Laura The Gastronaut > Julia Child Recipes > Soup > Soupe au Pistou
Soupe au Pistou
May 29, 2020 | Laura Bullock | This post may contain affiliate links.
Recipe from Mastering the Art of French Cooking, I | Julia Child
Co-authored with Simone Beck & Louisette Bertholle | 1961 | Published by Alfred A. Knopf
This blog, Laura The Gastronaut, and this blog post were/are not endorsed or supported by Julia Child or Julia Child Foundation. The views expressed on this blog are my own.
- Soupe au Pistou [Provençal Vegetable Soup with Garlic, Basil, and Herbs], p. 45
You can buy Julia Child's Mastering the Art of French Cooking, Volume I which contains this recipe here. This cookbook and recipe were written by Julia Child who co-authored with Simone Beck & Louisette Bertholle and were published by Alfred A. Knopf.
Looking for another Julia Child recipe? Check out my Recipe Checklist to see if I've made it! You can see all the Soup recipes from Chapter 1 here!
BUTTER COUNT & COST
Butter Count: +0 TB
Cost: $9.27 [~$1.32 per serving]
See the total count here!
IF BASIL IS ON THE INGREDIENT LIST, I'M IN.
This soup surprised me in a good way. I was expecting just your average everyday stew-like soup, but boy was I wrong. Pistou is like pesto and adds a huge punch of flavor. Though Julia says this is a summer soup since that's when the ingredients are fresh, I definitely can see myself eating this wrapped up in blankets watching the snow fall. She also suggests that you can add the pistou on top of spaghetti- yum!
What is pistou?
Pistou is a condiment from the Provence region in the south of France that, as I mentioned, is very similar to pesto. The main difference between pesto and pistou is that pistou does not contain pine nuts. Julia's version of pistou is made with garlic, tomato purée or paste, basil, Parmesan cheese, and olive oil. Traditionally, pistou only contains garlic, basil, and olive oil. Pistou comes from the Provençal word, pista, which means 'to crush' as the ingredients are usually crushed in a mortar and pestle.
Why is a piece of stale white bread stirred into soupe au pistou?
I thought this was strange as I had never added bread to soup before, and, honestly, it kind of grossed me out. The thought of soggy bread boiling in my soup- bleh. It turns out that Italians frequently stir stale bread into their soups in order to thicken it up. The bread soaks up the liquid, breaks down, and, voilà- thick soup! It also turns a soup into something more substantial and a great way to use up that bread that has turned stale in your pantry.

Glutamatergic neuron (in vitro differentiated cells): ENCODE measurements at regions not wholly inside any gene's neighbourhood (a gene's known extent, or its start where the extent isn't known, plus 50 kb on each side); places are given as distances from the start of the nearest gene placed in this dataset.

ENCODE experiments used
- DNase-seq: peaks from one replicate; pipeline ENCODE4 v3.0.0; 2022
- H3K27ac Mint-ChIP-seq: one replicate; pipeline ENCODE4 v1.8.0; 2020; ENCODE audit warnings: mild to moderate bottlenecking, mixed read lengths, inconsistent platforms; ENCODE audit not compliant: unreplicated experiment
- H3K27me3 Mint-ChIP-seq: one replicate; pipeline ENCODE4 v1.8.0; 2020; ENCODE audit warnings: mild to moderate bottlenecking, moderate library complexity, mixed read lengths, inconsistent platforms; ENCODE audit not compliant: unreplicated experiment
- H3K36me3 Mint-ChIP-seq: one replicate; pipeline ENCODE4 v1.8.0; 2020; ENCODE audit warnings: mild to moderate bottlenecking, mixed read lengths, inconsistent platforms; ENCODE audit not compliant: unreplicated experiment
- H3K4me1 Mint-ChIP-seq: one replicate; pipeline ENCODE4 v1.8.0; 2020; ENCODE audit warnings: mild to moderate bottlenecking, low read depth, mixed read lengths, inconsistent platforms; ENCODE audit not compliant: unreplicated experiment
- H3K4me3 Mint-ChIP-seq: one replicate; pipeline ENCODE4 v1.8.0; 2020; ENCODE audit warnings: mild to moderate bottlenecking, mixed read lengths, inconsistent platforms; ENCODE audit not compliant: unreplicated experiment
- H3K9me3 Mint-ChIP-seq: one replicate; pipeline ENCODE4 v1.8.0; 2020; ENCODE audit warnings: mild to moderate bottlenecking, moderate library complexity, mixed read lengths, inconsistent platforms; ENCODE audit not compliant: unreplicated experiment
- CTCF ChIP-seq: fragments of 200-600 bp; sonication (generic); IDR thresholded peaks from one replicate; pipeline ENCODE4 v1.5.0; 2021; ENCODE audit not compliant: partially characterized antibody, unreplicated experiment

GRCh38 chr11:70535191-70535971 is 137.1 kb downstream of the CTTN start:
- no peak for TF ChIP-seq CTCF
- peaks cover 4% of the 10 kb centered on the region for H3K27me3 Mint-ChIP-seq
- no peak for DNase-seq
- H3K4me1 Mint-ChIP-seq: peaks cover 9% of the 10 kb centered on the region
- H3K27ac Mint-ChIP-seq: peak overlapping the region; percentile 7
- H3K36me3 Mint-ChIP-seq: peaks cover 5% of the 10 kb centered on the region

What kind of fruity olive oil should I use for soupe au pistou?
I've only tried one kind of fruity olive oil for this recipe because it's the best. I got a little bottle of lemon olive oil in my stocking at Christmas, and it adds the best flavoring for this soup. While I haven't tried other flavors of oil in this soup, I highly recommend lemon. It just works so well!
SOUPE AU PISTOU FACTS
• It is said that the soup is made with water rather than stock so that the flavors of the fresh vegetables shine through.
• Soupe au pistou can be many different combinations of vegetables and ingredients. Common ingredients include navy beans, kidney beans, string beans, peas, zucchini, bell pepper, potatoes, carrots, leeks, and onions. Whatever vegetable in season during the summer will work. In fact, Julia says that it's perfectly acceptable to use canned or frozen vegetables during the winter as well.
• The reason why soupe au pistou is usually served during the summer is because that's when an abundance of vegetables are available.
For this recipe:
HOW TO MAKE SOUPE AU PISTOU
This soup recipe starts off by boiling water, aromatic vegetables, and salt. A few minutes before serving the soup, green beans, kidney beans (or navy beans), broken spaghetti, a slice of crumbled stale white bread, pepper, and saffron is added to the pot. Let me stop right here and say I HATE soggy bread. I can get past a piece of hard-toasted bread in my French onion soup because the bread still holds its form. Also, it just tastes so good. But putting stale white bread crumbs in a pot of liquid? Ehhh. The purpose of adding bread is to make the soup thicker. Initially, I was a little queasy about it, but eventually the bread almost completely disappeared and the soup indeed did get quite a bit thicker. If anybody has a soggy bread problem like me- have no fear. This one will be okay!
While the soup is cooking, the pistou is made. It consists of garlic, tomato paste, basil, and Parmesan cheese and is blended together until well combined. Olive oil is beaten in drop-by-drop. I used lemon-infused olive oil, and I thought it added such a nice hint of citrus to this soup. Once the soup is ready, it is beaten into the pistou. We ate our soup with a nice piece of warm crusty bread which was perfect to wipe up all the deliciousness in the bowl!
YOU MAY ALSO LIKE
• Julia Child's Garlic Soup with Poached Eggs
• Julia Child's Onion Soup
• Julia Child's Cream of Mushroom Soup
You can find this recipe and all the other Julia Child recipes I make in Mastering the Art of French Cooking, Volume I. This cookbook and these recipes were written by Julia Child who co-authored with Simone Beck & Louisette Bertholle and were published by Alfred A. Knopf.
Check out my Recipe Checklist to see a list of all my completed and pending recipes from Mastering the Art of French Cooking!
May 29, 2020 by Laura Bullock